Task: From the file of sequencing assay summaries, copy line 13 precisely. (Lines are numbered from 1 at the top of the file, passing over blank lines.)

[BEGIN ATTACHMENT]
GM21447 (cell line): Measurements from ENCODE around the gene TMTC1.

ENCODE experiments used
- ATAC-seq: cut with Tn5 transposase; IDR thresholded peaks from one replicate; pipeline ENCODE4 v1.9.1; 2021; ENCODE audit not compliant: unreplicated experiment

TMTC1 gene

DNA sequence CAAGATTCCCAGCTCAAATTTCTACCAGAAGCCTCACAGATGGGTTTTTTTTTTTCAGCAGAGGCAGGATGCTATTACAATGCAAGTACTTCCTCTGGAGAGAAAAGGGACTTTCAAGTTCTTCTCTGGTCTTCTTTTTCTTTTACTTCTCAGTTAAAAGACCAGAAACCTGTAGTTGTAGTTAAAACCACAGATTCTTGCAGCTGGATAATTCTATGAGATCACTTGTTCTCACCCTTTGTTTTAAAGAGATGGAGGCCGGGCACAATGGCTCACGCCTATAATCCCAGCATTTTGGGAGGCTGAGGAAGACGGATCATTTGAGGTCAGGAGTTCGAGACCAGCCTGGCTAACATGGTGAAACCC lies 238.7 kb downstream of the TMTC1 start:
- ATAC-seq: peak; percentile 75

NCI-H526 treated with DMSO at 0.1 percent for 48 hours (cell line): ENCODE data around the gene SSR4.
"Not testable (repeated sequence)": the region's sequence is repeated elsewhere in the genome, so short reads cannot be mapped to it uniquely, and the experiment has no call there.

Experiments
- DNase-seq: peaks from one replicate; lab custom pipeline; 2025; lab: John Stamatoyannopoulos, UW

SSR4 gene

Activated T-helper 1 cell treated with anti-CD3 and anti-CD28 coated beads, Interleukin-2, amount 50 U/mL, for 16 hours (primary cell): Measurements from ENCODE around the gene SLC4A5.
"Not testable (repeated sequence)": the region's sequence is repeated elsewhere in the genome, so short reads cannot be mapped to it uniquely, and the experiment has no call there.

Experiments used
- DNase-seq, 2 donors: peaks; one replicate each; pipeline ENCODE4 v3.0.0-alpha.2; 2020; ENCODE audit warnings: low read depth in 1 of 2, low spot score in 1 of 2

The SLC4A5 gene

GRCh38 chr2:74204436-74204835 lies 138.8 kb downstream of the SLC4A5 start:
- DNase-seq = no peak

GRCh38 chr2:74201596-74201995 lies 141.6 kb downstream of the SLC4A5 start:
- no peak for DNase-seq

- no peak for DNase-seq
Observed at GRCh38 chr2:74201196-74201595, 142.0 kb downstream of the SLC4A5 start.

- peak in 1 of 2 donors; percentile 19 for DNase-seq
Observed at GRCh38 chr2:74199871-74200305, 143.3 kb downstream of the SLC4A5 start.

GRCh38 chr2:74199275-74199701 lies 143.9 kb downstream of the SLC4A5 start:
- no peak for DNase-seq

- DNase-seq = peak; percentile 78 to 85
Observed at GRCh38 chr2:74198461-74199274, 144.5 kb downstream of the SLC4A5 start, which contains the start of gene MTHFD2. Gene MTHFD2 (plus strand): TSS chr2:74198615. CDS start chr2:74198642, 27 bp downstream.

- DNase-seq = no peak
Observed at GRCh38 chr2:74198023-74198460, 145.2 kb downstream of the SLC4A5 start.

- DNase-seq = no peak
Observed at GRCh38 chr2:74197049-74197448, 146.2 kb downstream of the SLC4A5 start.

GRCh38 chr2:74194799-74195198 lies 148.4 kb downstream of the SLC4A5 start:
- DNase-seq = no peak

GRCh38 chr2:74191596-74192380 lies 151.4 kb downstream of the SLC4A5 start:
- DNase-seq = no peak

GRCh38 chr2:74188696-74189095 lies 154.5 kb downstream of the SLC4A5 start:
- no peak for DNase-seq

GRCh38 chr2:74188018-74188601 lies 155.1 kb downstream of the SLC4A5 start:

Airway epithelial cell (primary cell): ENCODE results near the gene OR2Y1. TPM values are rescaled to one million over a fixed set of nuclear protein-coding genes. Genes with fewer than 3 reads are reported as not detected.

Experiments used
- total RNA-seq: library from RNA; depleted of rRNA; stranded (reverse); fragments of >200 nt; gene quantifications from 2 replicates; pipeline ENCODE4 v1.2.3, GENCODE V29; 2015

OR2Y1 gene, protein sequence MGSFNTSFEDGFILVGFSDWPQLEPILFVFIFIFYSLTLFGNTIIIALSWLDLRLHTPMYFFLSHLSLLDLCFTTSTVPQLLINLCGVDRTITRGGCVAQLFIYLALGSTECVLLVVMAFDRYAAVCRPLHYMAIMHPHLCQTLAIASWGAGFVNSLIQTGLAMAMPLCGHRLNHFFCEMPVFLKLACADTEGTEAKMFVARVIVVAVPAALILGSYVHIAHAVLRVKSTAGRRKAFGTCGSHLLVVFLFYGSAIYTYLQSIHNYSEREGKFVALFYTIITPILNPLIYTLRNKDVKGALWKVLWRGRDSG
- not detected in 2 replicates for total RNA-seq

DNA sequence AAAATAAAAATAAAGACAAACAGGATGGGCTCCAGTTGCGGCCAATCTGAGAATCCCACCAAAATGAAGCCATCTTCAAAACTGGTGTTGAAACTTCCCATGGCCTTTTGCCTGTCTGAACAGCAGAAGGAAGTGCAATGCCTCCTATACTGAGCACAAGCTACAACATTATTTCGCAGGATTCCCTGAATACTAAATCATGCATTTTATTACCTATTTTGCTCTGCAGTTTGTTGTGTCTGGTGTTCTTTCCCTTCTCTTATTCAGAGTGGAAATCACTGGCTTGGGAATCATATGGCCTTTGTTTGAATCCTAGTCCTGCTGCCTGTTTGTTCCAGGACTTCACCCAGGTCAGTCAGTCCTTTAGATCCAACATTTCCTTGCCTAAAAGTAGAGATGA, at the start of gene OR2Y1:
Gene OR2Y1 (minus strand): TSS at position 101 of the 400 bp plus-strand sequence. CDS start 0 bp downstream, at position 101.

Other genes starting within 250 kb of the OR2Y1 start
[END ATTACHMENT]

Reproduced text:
"Not testable (repeated sequence)": the region's sequence is repeated elsewhere in the genome, so short reads cannot be mapped to it uniquely, and the experiment has no call there.